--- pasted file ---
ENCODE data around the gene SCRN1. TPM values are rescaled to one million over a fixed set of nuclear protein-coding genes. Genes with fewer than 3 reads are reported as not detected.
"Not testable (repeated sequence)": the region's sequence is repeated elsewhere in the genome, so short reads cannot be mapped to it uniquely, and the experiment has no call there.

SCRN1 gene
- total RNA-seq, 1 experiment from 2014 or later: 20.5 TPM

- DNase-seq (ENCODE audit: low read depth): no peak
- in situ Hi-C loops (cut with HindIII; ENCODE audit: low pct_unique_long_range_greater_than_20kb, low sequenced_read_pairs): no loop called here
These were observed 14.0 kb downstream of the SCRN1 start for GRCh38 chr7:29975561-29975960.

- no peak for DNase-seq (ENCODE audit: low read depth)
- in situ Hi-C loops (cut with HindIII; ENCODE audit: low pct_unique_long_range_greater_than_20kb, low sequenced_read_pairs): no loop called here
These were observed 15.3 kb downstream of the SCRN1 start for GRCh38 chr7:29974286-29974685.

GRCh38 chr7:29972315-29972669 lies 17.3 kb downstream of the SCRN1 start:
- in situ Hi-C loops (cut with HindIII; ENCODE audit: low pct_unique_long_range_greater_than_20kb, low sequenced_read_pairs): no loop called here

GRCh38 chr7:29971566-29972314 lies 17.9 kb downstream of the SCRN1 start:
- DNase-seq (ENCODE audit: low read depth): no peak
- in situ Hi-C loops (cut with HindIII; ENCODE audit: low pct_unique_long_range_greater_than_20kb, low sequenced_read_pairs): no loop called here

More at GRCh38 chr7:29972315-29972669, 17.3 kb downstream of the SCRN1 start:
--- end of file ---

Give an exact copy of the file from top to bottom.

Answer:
ENCODE data around the gene SCRN1. TPM values are rescaled to one million over a fixed set of nuclear protein-coding genes. Genes with fewer than 3 reads are reported as not detected.
"Not testable (repeated sequence)": the region's sequence is repeated elsewhere in the genome, so short reads cannot be mapped to it uniquely, and the experiment has no call there.

SCRN1 gene
- total RNA-seq, 1 experiment from 2014 or later: 20.5 TPM

- DNase-seq (ENCODE audit: low read depth): no peak
- in situ Hi-C loops (cut with HindIII; ENCODE audit: low pct_unique_long_range_greater_than_20kb, low sequenced_read_pairs): no loop called here
These were observed 14.0 kb downstream of the SCRN1 start for GRCh38 chr7:29975561-29975960.

- no peak for DNase-seq (ENCODE audit: low read depth)
- in situ Hi-C loops (cut with HindIII; ENCODE audit: low pct_unique_long_range_greater_than_20kb, low sequenced_read_pairs): no loop called here
These were observed 15.3 kb downstream of the SCRN1 start for GRCh38 chr7:29974286-29974685.

GRCh38 chr7:29972315-29972669 lies 17.3 kb downstream of the SCRN1 start:
- in situ Hi-C loops (cut with HindIII; ENCODE audit: low pct_unique_long_range_greater_than_20kb, low sequenced_read_pairs): no loop called here

GRCh38 chr7:29971566-29972314 lies 17.9 kb downstream of the SCRN1 start:
- DNase-seq (ENCODE audit: low read depth): no peak
- in situ Hi-C loops (cut with HindIII; ENCODE audit: low pct_unique_long_range_greater_than_20kb, low sequenced_read_pairs): no loop called here

More at GRCh38 chr7:29972315-29972669, 17.3 kb downstream of the SCRN1 start: